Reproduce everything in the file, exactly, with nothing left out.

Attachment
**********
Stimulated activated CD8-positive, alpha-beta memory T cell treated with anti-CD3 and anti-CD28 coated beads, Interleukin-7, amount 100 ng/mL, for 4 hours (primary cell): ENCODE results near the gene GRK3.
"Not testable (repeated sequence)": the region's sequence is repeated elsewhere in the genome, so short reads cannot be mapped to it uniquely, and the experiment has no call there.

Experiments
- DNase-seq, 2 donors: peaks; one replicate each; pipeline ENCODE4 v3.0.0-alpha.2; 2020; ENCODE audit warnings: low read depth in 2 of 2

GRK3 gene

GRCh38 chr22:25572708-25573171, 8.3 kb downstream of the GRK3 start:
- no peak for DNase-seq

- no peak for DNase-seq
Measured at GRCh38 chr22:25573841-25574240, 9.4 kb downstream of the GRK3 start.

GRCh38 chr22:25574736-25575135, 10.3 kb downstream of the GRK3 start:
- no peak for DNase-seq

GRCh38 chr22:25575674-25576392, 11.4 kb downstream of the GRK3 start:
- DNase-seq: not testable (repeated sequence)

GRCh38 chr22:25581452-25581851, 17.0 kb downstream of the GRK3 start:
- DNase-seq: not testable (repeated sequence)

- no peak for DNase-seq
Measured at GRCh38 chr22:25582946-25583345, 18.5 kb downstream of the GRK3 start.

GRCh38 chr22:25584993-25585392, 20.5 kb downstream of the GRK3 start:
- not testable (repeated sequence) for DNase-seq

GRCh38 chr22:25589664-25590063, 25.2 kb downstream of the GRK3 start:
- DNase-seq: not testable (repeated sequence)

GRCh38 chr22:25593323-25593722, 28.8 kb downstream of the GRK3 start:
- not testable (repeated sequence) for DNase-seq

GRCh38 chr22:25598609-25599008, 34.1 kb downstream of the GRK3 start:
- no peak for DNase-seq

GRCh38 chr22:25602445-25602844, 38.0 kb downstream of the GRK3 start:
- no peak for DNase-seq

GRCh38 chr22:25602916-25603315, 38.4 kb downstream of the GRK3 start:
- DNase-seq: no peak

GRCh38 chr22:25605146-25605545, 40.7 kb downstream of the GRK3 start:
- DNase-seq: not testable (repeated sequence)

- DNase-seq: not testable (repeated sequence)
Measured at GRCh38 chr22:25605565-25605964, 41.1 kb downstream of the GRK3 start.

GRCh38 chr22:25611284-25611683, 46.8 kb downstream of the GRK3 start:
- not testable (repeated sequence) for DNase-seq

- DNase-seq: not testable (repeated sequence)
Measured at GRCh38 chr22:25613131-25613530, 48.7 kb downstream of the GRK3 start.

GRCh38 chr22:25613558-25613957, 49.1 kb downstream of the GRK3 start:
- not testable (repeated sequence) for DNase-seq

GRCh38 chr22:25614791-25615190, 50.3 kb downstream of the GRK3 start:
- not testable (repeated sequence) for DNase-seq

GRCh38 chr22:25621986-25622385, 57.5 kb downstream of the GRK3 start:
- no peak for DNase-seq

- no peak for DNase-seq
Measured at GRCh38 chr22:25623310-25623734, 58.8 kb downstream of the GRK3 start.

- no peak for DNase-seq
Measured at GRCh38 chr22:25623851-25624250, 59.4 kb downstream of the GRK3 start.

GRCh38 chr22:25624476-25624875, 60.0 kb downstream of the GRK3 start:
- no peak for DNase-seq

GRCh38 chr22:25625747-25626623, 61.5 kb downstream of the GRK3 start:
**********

Stimulated activated CD8-positive, alpha-beta memory T cell treated with anti-CD3 and anti-CD28 coated beads, Interleukin-7, amount 100 ng/mL, for 4 hours (primary cell): ENCODE results near the gene GRK3.
"Not testable (repeated sequence)": the region's sequence is repeated elsewhere in the genome, so short reads cannot be mapped to it uniquely, and the experiment has no call there.

Experiments
- DNase-seq, 2 donors: peaks; one replicate each; pipeline ENCODE4 v3.0.0-alpha.2; 2020; ENCODE audit warnings: low read depth in 2 of 2

GRK3 gene

GRCh38 chr22:25572708-25573171, 8.3 kb downstream of the GRK3 start:
- no peak for DNase-seq

- no peak for DNase-seq
Measured at GRCh38 chr22:25573841-25574240, 9.4 kb downstream of the GRK3 start.

GRCh38 chr22:25574736-25575135, 10.3 kb downstream of the GRK3 start:
- no peak for DNase-seq

GRCh38 chr22:25575674-25576392, 11.4 kb downstream of the GRK3 start:
- DNase-seq: not testable (repeated sequence)

GRCh38 chr22:25581452-25581851, 17.0 kb downstream of the GRK3 start:
- DNase-seq: not testable (repeated sequence)

- no peak for DNase-seq
Measured at GRCh38 chr22:25582946-25583345, 18.5 kb downstream of the GRK3 start.

GRCh38 chr22:25584993-25585392, 20.5 kb downstream of the GRK3 start:
- not testable (repeated sequence) for DNase-seq

GRCh38 chr22:25589664-25590063, 25.2 kb downstream of the GRK3 start:
- DNase-seq: not testable (repeated sequence)

GRCh38 chr22:25593323-25593722, 28.8 kb downstream of the GRK3 start:
- not testable (repeated sequence) for DNase-seq

GRCh38 chr22:25598609-25599008, 34.1 kb downstream of the GRK3 start:
- no peak for DNase-seq

GRCh38 chr22:25602445-25602844, 38.0 kb downstream of the GRK3 start:
- no peak for DNase-seq

GRCh38 chr22:25602916-25603315, 38.4 kb downstream of the GRK3 start:
- DNase-seq: no peak

GRCh38 chr22:25605146-25605545, 40.7 kb downstream of the GRK3 start:
- DNase-seq: not testable (repeated sequence)

- DNase-seq: not testable (repeated sequence)
Measured at GRCh38 chr22:25605565-25605964, 41.1 kb downstream of the GRK3 start.

GRCh38 chr22:25611284-25611683, 46.8 kb downstream of the GRK3 start:
- not testable (repeated sequence) for DNase-seq

- DNase-seq: not testable (repeated sequence)
Measured at GRCh38 chr22:25613131-25613530, 48.7 kb downstream of the GRK3 start.

GRCh38 chr22:25613558-25613957, 49.1 kb downstream of the GRK3 start:
- not testable (repeated sequence) for DNase-seq

GRCh38 chr22:25614791-25615190, 50.3 kb downstream of the GRK3 start:
- not testable (repeated sequence) for DNase-seq

GRCh38 chr22:25621986-25622385, 57.5 kb downstream of the GRK3 start:
- no peak for DNase-seq

- no peak for DNase-seq
Measured at GRCh38 chr22:25623310-25623734, 58.8 kb downstream of the GRK3 start.

- no peak for DNase-seq
Measured at GRCh38 chr22:25623851-25624250, 59.4 kb downstream of the GRK3 start.

GRCh38 chr22:25624476-25624875, 60.0 kb downstream of the GRK3 start:
- no peak for DNase-seq

GRCh38 chr22:25625747-25626623, 61.5 kb downstream of the GRK3 start: